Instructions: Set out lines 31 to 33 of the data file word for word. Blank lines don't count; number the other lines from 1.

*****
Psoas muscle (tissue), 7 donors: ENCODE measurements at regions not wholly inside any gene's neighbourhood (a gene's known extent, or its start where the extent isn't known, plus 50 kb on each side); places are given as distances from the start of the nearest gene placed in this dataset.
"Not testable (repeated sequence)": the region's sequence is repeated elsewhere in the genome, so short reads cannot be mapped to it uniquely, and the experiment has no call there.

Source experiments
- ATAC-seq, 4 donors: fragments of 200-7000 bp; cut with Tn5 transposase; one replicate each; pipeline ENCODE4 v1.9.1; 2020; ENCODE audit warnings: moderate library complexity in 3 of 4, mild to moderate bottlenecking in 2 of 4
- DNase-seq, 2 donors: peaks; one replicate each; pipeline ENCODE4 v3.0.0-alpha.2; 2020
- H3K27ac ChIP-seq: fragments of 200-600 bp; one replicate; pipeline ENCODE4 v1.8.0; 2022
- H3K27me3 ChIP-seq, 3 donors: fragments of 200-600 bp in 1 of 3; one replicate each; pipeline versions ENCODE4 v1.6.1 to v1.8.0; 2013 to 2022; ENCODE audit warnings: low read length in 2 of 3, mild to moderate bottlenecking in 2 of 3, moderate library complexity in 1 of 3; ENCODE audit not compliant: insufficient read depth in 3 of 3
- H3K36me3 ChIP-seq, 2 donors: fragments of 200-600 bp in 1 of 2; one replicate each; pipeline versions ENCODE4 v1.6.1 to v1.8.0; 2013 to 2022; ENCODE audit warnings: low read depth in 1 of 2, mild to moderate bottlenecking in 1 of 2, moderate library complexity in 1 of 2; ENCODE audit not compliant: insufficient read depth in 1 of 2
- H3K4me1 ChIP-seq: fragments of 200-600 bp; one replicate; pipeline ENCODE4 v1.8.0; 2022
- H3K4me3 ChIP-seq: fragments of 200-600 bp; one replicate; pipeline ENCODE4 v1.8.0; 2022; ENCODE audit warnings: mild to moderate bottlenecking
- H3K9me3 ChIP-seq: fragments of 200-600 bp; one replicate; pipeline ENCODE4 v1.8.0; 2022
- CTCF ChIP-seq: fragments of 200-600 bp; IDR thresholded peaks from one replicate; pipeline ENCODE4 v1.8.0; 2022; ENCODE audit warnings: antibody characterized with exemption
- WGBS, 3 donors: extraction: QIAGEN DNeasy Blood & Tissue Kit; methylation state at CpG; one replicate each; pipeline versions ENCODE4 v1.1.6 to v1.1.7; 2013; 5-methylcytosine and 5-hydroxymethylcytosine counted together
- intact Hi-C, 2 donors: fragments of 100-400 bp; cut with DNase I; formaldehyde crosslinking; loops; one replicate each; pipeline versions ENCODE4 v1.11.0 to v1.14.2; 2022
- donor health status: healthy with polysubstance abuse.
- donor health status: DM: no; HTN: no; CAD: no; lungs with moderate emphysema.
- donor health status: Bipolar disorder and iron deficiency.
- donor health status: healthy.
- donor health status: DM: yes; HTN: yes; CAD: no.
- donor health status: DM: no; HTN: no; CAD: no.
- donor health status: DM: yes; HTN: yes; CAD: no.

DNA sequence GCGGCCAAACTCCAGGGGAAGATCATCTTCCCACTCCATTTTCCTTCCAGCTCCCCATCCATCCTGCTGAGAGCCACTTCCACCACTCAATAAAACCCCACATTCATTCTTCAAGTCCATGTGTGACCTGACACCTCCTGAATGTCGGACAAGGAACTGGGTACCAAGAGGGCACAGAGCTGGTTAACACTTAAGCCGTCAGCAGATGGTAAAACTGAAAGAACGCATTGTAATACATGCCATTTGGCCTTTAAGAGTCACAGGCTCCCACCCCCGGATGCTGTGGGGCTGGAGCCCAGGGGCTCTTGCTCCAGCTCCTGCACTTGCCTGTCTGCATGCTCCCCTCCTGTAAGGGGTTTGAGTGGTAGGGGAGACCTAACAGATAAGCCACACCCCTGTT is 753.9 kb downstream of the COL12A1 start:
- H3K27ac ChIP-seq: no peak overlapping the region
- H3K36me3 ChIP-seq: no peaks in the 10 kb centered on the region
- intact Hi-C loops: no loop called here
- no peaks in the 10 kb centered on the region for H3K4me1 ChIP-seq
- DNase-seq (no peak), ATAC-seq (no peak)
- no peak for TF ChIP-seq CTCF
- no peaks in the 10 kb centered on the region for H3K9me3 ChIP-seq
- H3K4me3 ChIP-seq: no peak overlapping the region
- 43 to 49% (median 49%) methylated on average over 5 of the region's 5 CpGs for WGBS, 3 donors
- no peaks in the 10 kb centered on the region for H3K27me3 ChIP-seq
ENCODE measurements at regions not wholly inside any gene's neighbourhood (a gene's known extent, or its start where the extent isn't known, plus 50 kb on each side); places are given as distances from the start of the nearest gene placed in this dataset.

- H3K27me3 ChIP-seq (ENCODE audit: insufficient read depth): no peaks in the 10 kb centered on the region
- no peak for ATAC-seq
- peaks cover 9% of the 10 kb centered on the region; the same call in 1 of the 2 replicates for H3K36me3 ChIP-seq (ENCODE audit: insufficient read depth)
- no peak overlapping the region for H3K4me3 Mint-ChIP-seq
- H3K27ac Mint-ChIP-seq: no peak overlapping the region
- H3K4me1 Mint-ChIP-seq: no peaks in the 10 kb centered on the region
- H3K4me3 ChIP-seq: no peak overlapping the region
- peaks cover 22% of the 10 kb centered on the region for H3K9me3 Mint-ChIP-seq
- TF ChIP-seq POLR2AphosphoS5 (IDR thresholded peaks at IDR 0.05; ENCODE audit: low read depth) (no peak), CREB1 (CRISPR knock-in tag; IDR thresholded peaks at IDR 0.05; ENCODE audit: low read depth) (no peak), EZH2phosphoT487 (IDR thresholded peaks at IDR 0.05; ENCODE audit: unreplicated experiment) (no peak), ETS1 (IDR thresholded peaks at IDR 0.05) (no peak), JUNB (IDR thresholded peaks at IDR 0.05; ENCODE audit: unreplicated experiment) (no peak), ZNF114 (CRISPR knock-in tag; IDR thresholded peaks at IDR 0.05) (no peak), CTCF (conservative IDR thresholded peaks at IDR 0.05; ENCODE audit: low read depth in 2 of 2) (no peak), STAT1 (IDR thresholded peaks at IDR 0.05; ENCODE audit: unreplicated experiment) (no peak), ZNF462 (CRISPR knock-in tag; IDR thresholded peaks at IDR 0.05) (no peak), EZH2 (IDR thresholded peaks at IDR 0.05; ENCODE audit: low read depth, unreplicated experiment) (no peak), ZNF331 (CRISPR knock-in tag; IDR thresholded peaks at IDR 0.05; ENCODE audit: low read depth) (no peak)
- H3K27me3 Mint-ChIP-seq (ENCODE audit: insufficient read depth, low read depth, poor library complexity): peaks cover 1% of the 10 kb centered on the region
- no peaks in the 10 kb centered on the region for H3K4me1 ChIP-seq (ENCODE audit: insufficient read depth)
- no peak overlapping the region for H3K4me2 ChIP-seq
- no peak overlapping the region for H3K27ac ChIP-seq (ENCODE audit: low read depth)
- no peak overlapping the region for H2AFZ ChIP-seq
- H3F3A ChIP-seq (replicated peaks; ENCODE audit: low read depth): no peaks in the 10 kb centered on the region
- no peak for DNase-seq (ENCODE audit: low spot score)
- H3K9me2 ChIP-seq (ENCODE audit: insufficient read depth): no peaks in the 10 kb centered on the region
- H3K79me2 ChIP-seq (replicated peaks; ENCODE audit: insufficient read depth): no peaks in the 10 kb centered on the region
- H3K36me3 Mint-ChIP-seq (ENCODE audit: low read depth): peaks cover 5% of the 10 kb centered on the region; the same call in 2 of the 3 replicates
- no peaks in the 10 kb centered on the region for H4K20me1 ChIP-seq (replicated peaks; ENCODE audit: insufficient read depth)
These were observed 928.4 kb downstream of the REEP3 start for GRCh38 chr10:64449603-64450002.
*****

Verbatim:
- 43 to 49% (median 49%) methylated on average over 5 of the region's 5 CpGs for WGBS, 3 donors
- no peaks in the 10 kb centered on the region for H3K27me3 ChIP-seq
ENCODE measurements at regions not wholly inside any gene's neighbourhood (a gene's known extent, or its start where the extent isn't known, plus 50 kb on each side); places are given as distances from the start of the nearest gene placed in this dataset.